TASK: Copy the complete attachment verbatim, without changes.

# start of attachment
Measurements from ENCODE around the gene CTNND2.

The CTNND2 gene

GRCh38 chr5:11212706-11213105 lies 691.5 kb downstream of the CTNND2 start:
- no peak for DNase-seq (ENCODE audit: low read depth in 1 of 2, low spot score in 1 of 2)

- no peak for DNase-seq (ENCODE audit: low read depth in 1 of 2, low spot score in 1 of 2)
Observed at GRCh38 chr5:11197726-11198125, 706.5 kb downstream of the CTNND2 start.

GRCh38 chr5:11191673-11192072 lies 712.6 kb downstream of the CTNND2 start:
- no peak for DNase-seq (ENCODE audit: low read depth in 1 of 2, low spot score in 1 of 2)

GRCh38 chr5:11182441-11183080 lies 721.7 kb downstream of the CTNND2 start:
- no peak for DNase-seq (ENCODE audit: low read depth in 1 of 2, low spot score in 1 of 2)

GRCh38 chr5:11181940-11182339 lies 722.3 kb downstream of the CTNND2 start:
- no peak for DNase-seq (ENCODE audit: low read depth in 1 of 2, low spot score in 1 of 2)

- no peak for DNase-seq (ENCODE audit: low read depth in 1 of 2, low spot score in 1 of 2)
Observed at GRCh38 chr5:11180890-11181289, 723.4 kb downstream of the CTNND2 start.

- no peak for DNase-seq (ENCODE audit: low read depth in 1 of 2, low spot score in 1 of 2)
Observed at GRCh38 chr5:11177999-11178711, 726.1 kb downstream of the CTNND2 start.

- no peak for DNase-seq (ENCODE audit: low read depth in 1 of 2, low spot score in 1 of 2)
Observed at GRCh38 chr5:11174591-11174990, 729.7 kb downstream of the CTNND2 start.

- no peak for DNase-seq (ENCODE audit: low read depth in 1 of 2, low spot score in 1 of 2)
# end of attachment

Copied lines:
Measurements from ENCODE around the gene CTNND2.

The CTNND2 gene

GRCh38 chr5:11212706-11213105 lies 691.5 kb downstream of the CTNND2 start:
- no peak for DNase-seq (ENCODE audit: low read depth in 1 of 2, low spot score in 1 of 2)

- no peak for DNase-seq (ENCODE audit: low read depth in 1 of 2, low spot score in 1 of 2)
Observed at GRCh38 chr5:11197726-11198125, 706.5 kb downstream of the CTNND2 start.

GRCh38 chr5:11191673-11192072 lies 712.6 kb downstream of the CTNND2 start:
- no peak for DNase-seq (ENCODE audit: low read depth in 1 of 2, low spot score in 1 of 2)

GRCh38 chr5:11182441-11183080 lies 721.7 kb downstream of the CTNND2 start:
- no peak for DNase-seq (ENCODE audit: low read depth in 1 of 2, low spot score in 1 of 2)

GRCh38 chr5:11181940-11182339 lies 722.3 kb downstream of the CTNND2 start:
- no peak for DNase-seq (ENCODE audit: low read depth in 1 of 2, low spot score in 1 of 2)

- no peak for DNase-seq (ENCODE audit: low read depth in 1 of 2, low spot score in 1 of 2)
Observed at GRCh38 chr5:11180890-11181289, 723.4 kb downstream of the CTNND2 start.

- no peak for DNase-seq (ENCODE audit: low read depth in 1 of 2, low spot score in 1 of 2)
Observed at GRCh38 chr5:11177999-11178711, 726.1 kb downstream of the CTNND2 start.

- no peak for DNase-seq (ENCODE audit: low read depth in 1 of 2, low spot score in 1 of 2)
Observed at GRCh38 chr5:11174591-11174990, 729.7 kb downstream of the CTNND2 start.

- no peak for DNase-seq (ENCODE audit: low read depth in 1 of 2, low spot score in 1 of 2)